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STUDIO:  Comedy Central
MSRP: $19.99
RATED:  UNRATED
RUNNING TIME:  67 Minutes
SPECIAL FEATURES:
-Bonus Episodes: 814 – Woodland Critter Christmas and 1006: Manbearpig
-Commentary by Matt and Trey
-Storyboards

The Pitch

South Park meets Hollywood epic in this three-part arc that combines the plotting and narrative propulsion of a summer blockbuster with the frequently on point messages and endless supply of crude humor that South Park has to offer.

The Humans

Cartman, Kyle, Stan, Kenny, Butters and a limitless cast of thousands of the characters that composed a great deal of the CHUD audiences’ adolescence.




The Nutshell

After insisting he spotted a Leprechaun just outside of town in the woods, Cartman gets Kyle to agree that if somehow these characters of folklore actually do exist, he’ll suck Cartman’s balls. To everyone’s shock, they do catch a Leprechaun and then are later ensconced to Imaginationland where all of the fictional characters, good and bad exist, with only a wall separating them from all-out chaos. While all of the boys are inside this place, terrorists attack with a vengeance and take the ‘good’ characters hostage, taking hold of our imagination.  Butters is captured in the ensuing violence and is stuck right in the middle of the terrorist plot to break down the wall that separates good and bad and destroy our imagination once and for all. It’s up to Stan and Kyle to somehow get Butters home and evade having to suck Cartman’s balls while Butters tries desperately to help the denizens of Imaginationland save our imagination from terrorism.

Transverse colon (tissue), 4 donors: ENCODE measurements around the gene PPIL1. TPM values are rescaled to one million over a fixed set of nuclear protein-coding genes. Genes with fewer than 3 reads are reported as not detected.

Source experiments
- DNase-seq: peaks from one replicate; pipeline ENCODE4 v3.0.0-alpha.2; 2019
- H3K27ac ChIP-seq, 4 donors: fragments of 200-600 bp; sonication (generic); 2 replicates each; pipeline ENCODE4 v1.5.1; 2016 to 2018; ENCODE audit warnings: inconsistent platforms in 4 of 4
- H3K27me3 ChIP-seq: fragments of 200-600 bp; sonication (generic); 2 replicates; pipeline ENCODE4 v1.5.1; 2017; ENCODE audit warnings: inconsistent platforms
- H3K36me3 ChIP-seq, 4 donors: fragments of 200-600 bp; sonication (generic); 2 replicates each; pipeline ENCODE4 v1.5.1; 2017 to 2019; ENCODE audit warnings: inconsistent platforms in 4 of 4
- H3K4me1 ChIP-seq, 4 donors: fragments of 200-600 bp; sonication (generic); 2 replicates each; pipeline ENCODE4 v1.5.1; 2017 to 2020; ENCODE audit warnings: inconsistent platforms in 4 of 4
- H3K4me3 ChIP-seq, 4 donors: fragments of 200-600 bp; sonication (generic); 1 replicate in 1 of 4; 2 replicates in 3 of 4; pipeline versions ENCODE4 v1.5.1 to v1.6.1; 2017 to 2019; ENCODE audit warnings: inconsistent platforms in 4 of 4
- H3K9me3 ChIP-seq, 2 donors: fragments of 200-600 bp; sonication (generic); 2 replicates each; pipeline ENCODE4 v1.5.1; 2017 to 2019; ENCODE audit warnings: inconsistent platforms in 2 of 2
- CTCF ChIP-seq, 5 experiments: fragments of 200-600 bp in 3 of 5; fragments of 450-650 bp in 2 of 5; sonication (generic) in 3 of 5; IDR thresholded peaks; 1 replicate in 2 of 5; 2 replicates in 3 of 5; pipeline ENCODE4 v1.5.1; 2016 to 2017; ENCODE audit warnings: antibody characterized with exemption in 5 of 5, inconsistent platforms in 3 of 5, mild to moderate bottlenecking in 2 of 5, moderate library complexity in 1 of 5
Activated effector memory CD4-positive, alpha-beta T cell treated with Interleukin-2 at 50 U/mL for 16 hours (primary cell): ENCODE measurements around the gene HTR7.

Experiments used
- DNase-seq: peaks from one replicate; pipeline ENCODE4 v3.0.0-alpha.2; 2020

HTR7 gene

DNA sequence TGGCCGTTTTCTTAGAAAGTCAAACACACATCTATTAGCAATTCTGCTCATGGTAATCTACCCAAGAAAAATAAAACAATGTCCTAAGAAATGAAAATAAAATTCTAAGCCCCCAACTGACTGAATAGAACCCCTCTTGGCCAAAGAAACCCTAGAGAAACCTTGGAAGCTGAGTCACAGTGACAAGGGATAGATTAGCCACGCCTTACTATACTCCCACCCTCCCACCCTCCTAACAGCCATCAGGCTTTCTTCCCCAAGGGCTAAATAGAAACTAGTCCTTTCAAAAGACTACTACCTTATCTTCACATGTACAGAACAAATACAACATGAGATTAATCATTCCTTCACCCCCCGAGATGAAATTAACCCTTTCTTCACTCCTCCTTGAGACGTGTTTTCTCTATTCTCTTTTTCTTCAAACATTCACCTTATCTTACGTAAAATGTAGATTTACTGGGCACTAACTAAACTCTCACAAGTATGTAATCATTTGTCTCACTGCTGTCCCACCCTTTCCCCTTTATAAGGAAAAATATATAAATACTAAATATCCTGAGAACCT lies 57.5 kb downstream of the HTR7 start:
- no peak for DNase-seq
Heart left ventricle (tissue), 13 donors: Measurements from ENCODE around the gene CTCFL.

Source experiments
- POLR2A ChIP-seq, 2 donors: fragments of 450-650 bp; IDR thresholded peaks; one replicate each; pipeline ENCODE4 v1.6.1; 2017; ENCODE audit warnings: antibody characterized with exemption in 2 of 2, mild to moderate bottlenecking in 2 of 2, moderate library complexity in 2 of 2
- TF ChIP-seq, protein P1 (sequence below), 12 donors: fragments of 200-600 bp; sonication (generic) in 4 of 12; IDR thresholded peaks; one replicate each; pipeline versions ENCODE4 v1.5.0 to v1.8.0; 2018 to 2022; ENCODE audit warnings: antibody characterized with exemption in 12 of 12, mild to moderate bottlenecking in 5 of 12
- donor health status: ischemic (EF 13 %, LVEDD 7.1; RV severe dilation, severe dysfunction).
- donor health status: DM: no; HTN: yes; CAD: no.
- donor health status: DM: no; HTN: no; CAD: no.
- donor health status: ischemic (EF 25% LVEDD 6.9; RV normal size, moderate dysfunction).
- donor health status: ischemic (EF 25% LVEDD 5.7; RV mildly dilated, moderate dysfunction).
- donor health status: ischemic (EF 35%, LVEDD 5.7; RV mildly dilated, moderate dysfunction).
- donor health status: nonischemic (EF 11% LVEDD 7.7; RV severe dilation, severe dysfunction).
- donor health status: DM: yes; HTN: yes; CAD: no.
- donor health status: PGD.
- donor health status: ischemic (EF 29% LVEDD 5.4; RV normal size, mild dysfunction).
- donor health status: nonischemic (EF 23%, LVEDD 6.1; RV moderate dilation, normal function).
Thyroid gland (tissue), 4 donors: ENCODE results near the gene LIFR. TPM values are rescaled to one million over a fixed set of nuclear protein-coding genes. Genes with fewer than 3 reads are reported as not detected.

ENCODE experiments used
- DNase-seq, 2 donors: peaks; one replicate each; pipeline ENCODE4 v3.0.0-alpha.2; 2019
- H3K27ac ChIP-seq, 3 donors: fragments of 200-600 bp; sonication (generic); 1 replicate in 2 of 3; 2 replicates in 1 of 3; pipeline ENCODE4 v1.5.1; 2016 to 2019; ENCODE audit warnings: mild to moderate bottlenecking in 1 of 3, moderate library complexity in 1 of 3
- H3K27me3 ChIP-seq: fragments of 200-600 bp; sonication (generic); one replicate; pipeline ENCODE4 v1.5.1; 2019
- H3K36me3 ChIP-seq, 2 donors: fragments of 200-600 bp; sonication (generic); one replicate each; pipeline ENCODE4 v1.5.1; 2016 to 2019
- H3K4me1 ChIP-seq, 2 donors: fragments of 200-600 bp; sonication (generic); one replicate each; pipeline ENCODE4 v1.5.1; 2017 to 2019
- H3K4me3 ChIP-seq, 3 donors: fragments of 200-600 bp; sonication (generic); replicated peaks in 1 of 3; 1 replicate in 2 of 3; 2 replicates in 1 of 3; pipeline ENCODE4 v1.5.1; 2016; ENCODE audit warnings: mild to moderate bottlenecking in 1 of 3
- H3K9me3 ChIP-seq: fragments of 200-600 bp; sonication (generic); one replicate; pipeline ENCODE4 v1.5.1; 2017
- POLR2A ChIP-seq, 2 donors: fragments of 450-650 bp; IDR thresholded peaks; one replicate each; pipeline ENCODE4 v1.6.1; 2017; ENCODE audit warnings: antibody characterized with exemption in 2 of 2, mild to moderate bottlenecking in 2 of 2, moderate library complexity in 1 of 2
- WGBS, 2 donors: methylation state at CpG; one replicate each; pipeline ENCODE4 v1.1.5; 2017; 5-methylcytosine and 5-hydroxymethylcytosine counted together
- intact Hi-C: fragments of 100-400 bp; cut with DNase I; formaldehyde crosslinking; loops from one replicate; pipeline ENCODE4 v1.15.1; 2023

The Lowdown

The comedy of South Park has always been there, even in its earliest episodes there’s still material solid enough to make you chuckle even a decade after the fact. What’s been exhilarating about the most recent seasons of the series is that they’ve finally mastered the craft of animation and allowed it to supplement the humor. The character design is still rudimentary and raw, but they’ve given into their biggest Hollywood filmmaking impulses and have started to embrace and play with genre convention both structurally and visually. This reaches its apex with the three-part Imaginationland, which manages to embrace all of the elements that make South Park the most consistently brilliant animated show on television, perhaps ever. The crass collides with the socially and politically astute, the violent collides with the innocent and the simple and complex intermingle freely. The effect is dizzying, rewards multiple viewings, and showcases exactly what makes South Park the endless parade of comedy that it’s been for so long.